6) Embark on a ranger-led hike

While on your Yellowstone family vacation, jump on board one of the many offerings of ranger-led programs parkwide. Topics range from geology to wildlife to geothermal features (and much more). Plus, they offer kid-oriented programs that are interactive and interesting for the whole family.

Programs vary in duration from 10 minutes to four hours and range from “sit and watch” presentations to full on hikes. You can plan which programs you want to attend ahead of time by looking at the online schedule or you can pick and choose the programs that sound interesting to you while you’re on your trip.

The best part is, these fascinating talks are free and you don’t have to sign up ahead of time — all you have to do is show up at the designated time and place and ready yourself to learn. Two of the requirements for the Junior Ranger Program (described above) are to attend a ranger-led program and to take a hike anywhere in the Park. Why not combine two in one and head out on a ranger-led hike?

7) Soak in a hot spring-fed river

When walking around the boardwalks of Yellowstone, those steaming, multi-colored, jacuzzi-like hot springs sure may look inviting, but it is illegal and dangerous to swim, wade or even touch one of these beautiful park features. Just because you can’t swim in a hot spring doesn’t mean you’re not allowed to swim anywhere in the park. There are two designated swim/soak areas in Yellowstone: one along a section of the Firehole River near the Madison Junction and one that is just a short walk up the Gardner River’s banks deemed “The Boiling River” near Mammoth. In both of these areas, hot spring water pours into the river, mixing hot and cold together to form a perfect soaking area for you and the family. Be sure to check conditions of these areas at a visitor center before you go; they are often closed in the spring and early summer due to high water from snow melt in the region.

8) Enjoy an ice cream cone on the Old Faithful boardwalk

On a hot summer’s day, there's nothing better than enjoying a nice, cold ice cream cone.

Now imagine you and your family enjoying ice cream cones geyserside while waiting for an Old Faithful eruption — it’ll certainly make your time spent waiting a whole lot sweeter. Old Faithful erupts on average every 90 minutes, giving you plenty of time to explore the Upper Geyser Basin while you wait for the next predicted eruption. Why not pop over to the Bear Paw Deli in the Old Faithful Inn while you wait? They have all sorts of delicious flavors like Montana Moose Moss, Stuck in a Rut, Moose Tracks and the local’s favorite: huckleberry. If you hit it just right before an eruption, you’ll get your ice cream right away. Otherwise, you may become a part of the mad rush to Bear Paw Deli that seemingly occurs after every Old Faithful eruption, and at that point, you might as well schedule an extra half hour into your day to wait in line. However, the ice cream is that good, and well worth any wait.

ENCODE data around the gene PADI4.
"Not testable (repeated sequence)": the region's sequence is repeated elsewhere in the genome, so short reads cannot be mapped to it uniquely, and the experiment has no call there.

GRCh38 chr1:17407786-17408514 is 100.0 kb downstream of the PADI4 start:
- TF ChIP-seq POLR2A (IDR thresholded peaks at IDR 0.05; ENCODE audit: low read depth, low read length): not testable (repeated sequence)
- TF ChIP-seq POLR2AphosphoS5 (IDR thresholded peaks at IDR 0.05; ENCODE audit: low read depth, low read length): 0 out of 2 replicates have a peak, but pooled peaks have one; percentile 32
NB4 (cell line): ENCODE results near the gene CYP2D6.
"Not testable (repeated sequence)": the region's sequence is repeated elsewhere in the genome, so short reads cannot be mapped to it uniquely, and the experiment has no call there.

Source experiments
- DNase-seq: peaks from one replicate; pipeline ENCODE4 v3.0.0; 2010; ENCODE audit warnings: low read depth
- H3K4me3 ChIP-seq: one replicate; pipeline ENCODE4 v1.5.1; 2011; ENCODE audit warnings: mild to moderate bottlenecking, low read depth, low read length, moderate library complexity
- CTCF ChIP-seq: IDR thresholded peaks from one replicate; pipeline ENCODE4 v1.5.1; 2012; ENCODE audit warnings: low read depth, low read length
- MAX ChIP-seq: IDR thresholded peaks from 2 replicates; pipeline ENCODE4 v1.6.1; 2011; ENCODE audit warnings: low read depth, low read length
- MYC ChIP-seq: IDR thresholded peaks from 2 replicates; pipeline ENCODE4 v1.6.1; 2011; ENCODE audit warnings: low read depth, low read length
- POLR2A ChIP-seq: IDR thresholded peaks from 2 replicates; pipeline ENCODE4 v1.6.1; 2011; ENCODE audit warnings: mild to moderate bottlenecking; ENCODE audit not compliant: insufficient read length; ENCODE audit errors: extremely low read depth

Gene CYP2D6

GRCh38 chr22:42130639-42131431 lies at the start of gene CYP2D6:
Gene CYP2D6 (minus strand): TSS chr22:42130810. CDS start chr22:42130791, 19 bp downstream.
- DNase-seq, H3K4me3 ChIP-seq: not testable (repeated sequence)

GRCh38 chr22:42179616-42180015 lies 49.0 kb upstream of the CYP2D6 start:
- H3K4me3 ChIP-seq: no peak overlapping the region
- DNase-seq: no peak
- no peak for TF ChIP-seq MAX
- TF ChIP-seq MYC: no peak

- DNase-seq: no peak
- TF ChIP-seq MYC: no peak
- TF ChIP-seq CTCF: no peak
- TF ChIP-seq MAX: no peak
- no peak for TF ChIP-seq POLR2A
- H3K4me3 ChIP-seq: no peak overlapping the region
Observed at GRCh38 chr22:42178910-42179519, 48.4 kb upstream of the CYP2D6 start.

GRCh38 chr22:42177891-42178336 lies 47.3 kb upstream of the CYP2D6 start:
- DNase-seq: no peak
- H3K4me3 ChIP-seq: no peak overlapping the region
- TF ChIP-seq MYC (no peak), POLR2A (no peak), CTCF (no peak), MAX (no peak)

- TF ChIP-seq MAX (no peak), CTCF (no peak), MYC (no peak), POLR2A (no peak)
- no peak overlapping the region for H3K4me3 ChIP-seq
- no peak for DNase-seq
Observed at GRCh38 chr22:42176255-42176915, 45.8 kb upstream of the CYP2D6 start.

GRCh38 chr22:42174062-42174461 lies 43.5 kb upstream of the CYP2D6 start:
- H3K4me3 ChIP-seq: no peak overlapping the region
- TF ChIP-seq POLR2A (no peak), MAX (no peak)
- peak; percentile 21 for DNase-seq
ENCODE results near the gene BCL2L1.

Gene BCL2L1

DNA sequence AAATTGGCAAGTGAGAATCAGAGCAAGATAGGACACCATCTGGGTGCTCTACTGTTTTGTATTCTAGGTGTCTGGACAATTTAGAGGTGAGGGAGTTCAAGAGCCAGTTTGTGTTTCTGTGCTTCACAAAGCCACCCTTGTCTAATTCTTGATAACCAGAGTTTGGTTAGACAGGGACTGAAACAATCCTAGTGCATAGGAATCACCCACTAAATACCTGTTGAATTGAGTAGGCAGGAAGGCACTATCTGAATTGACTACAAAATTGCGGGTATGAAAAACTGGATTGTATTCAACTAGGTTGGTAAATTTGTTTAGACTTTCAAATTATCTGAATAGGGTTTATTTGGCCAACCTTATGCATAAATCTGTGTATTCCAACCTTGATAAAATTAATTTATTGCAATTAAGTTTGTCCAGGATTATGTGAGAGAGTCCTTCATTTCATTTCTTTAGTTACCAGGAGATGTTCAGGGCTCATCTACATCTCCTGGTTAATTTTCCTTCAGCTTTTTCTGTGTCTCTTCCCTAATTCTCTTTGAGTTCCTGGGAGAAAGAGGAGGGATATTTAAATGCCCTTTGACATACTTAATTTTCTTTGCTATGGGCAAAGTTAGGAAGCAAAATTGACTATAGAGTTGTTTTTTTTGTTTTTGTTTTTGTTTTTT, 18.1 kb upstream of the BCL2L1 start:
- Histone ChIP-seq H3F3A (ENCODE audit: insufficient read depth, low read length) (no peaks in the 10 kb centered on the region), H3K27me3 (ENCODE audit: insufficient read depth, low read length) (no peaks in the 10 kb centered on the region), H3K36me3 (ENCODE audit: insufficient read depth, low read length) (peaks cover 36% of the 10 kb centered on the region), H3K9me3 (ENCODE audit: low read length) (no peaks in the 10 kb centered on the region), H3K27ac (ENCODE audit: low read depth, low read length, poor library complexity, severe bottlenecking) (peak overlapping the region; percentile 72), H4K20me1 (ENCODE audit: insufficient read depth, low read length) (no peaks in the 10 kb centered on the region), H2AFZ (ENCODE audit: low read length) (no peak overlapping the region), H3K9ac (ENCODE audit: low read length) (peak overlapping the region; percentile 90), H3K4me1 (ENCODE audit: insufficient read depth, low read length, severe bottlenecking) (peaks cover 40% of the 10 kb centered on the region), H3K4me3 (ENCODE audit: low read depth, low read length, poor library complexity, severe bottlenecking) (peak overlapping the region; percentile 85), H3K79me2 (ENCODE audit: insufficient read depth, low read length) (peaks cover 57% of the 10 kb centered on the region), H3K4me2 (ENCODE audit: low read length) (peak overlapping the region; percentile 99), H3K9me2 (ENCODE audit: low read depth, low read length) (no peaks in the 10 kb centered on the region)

9) Smell the hydrogen sulfide of a belching mud pot

In Yellowstone, there are four types of geothermal features to search out: erupting, gushing geysers; colorful, bubbling hot springs; steaming, hissing fumaroles (or steam vents); and last but not least, my favorite…gurgling, stinky mud pots. When walking around Fountain Paint Pots, Artist Paint Pots or Mud Volcano, you will inevitably hear the question, “What smells like rotten eggs?”

That is hydrogen sulfide, a gas that alerts our noses to the presence of mud pots in the area, often times in a not-so-pleasant way. However, in my mind — hydrogen sulfide is the smell I think of when I reminisce about Yellowstone, and I love the smell for that reason. That’s why you need to seek out one of these burping, belching beauties with your family so you can share a smelly experience that you won’t soon forget.

10) Take the Polar Bear Plunge Challenge

The “Polar Bear Plunge” is an oh so fun and oh so chilling experience to mark off your Yellowstone checklist.

Step 1: Find a cold mountain lake (note: this shouldn’t be very difficult since all lakes in Yellowstone are snow-fed). I recommend Yellowstone Lake on a hot summer’s day — you will also have bragging rights that you “Polar Bear Plunged” into the largest high alpine lake in North America.

Step 2: Change into your swimming suit and find a log to hang your towel on, preferably close to the lake shore.

Step 3: Hold hands with all members of your family and do the countdown … 3, 2, 1 — go.

Step 4: Run into the freezing cold water, making sure to dunk even your head under the surface … a splash or two in your kids’ direction can’t hurt things either.

Step 5: Exit the lake, dry off and never forget the exhilarating feeling of plunging into a snow-fed mountain lake in Yellowstone National Park.

Kasey Austin is vice president of operations at Austin Adventures and was named 2014 Best Family Guide by Outside Magazine.